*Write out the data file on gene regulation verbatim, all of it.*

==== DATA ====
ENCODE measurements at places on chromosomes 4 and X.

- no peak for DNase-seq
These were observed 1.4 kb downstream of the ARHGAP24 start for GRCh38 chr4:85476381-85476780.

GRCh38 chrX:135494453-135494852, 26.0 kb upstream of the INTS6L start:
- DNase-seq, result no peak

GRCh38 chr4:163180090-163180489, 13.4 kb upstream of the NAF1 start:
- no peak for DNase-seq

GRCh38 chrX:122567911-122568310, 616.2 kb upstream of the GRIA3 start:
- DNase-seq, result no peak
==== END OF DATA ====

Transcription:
ENCODE measurements at places on chromosomes 4 and X.

- no peak for DNase-seq
These were observed 1.4 kb downstream of the ARHGAP24 start for GRCh38 chr4:85476381-85476780.

GRCh38 chrX:135494453-135494852, 26.0 kb upstream of the INTS6L start:
- DNase-seq, result no peak

GRCh38 chr4:163180090-163180489, 13.4 kb upstream of the NAF1 start:
- no peak for DNase-seq

GRCh38 chrX:122567911-122568310, 616.2 kb upstream of the GRIA3 start:
- DNase-seq, result no peak